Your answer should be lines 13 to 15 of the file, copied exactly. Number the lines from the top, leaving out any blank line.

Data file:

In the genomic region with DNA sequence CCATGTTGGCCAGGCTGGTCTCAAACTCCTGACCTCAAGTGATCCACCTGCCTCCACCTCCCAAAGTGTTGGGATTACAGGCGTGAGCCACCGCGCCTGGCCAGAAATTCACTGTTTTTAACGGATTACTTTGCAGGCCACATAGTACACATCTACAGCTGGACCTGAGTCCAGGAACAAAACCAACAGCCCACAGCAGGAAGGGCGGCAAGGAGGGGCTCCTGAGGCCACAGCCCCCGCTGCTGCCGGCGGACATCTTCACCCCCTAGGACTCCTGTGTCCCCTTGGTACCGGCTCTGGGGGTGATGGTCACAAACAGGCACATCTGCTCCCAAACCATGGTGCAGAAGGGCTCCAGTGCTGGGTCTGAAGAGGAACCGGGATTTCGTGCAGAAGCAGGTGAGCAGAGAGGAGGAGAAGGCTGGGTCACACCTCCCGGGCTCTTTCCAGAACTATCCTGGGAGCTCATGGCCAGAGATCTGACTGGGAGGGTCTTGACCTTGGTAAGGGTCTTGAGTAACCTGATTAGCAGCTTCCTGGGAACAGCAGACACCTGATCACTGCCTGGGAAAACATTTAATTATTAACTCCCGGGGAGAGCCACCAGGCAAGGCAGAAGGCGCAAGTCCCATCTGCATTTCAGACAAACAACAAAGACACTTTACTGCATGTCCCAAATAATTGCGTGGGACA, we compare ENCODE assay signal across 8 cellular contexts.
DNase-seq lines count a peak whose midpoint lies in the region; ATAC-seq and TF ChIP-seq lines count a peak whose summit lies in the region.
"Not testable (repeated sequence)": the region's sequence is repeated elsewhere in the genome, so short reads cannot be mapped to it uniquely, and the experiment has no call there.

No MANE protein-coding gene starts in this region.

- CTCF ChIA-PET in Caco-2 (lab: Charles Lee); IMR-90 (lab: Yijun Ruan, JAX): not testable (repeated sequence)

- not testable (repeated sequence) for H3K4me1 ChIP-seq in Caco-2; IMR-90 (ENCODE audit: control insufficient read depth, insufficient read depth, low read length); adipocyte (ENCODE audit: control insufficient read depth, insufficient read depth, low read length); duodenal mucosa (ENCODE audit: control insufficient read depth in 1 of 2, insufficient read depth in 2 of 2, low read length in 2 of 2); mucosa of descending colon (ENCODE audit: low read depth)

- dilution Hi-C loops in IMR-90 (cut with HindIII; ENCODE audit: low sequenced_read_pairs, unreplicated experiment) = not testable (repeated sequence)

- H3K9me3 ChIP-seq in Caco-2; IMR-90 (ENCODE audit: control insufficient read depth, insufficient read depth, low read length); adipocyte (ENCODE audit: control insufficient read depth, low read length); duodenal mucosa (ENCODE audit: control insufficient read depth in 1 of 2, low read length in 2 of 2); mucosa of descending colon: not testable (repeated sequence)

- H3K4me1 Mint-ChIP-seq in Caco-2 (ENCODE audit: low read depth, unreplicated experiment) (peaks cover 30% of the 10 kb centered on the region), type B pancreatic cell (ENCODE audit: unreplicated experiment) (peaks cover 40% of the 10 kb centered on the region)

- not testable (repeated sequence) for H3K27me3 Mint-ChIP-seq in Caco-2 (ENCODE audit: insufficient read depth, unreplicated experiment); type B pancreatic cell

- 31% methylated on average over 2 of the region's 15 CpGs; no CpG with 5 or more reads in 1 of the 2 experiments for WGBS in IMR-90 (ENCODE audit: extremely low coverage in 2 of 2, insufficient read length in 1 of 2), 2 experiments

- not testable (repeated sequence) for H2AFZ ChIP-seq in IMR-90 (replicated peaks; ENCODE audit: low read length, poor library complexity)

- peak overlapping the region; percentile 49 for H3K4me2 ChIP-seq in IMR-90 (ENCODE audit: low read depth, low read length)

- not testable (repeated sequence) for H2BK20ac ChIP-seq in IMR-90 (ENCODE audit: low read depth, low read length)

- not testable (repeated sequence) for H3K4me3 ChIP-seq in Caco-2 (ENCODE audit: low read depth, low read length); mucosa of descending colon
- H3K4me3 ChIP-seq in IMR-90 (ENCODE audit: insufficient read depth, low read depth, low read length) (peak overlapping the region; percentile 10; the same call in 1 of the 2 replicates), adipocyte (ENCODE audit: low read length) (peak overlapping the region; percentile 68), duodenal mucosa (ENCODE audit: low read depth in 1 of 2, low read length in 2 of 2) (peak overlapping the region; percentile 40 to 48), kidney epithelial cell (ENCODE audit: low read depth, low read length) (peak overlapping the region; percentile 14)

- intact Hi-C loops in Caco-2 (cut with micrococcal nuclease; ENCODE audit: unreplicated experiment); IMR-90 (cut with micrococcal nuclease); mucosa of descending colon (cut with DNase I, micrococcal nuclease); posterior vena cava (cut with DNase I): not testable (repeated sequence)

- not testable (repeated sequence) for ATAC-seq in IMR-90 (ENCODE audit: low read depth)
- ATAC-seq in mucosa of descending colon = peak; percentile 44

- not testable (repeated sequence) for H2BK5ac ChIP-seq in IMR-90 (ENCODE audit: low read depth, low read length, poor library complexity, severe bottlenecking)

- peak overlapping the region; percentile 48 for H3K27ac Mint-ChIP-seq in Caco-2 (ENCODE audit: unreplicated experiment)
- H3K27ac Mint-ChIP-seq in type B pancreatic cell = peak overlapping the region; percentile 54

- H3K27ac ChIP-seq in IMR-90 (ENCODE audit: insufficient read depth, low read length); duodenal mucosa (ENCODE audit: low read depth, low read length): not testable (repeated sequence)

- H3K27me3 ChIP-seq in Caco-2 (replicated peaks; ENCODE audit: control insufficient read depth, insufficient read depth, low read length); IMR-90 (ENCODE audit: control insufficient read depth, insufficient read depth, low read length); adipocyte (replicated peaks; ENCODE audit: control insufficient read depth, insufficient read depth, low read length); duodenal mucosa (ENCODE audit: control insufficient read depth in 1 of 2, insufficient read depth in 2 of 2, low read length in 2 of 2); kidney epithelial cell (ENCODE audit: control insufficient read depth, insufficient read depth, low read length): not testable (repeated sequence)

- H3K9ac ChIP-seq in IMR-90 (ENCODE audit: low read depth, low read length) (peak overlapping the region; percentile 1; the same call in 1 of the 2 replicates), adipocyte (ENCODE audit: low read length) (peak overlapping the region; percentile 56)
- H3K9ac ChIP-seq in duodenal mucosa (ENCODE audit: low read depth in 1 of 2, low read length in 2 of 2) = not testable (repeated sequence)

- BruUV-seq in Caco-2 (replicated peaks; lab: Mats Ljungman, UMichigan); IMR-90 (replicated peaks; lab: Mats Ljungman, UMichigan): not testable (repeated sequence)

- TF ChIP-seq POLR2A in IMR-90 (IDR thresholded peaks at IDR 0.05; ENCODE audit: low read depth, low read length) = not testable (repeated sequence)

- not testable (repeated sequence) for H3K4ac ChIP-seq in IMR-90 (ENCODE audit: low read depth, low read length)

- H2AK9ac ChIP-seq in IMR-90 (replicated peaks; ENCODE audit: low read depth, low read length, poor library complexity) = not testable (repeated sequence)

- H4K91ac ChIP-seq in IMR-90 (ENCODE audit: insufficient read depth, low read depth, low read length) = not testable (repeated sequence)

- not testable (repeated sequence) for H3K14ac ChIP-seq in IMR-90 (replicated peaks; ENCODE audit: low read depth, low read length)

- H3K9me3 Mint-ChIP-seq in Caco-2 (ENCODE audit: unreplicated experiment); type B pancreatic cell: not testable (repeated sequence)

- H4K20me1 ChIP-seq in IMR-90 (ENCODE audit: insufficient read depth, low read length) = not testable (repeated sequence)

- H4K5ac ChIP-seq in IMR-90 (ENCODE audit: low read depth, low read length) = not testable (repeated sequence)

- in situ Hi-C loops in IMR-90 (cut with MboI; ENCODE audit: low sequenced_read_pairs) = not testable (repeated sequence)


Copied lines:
- peak overlapping the region; percentile 49 for H3K4me2 ChIP-seq in IMR-90 (ENCODE audit: low read depth, low read length)

- not testable (repeated sequence) for H2BK20ac ChIP-seq in IMR-90 (ENCODE audit: low read depth, low read length)

- not testable (repeated sequence) for H3K4me3 ChIP-seq in Caco-2 (ENCODE audit: low read depth, low read length); mucosa of descending colon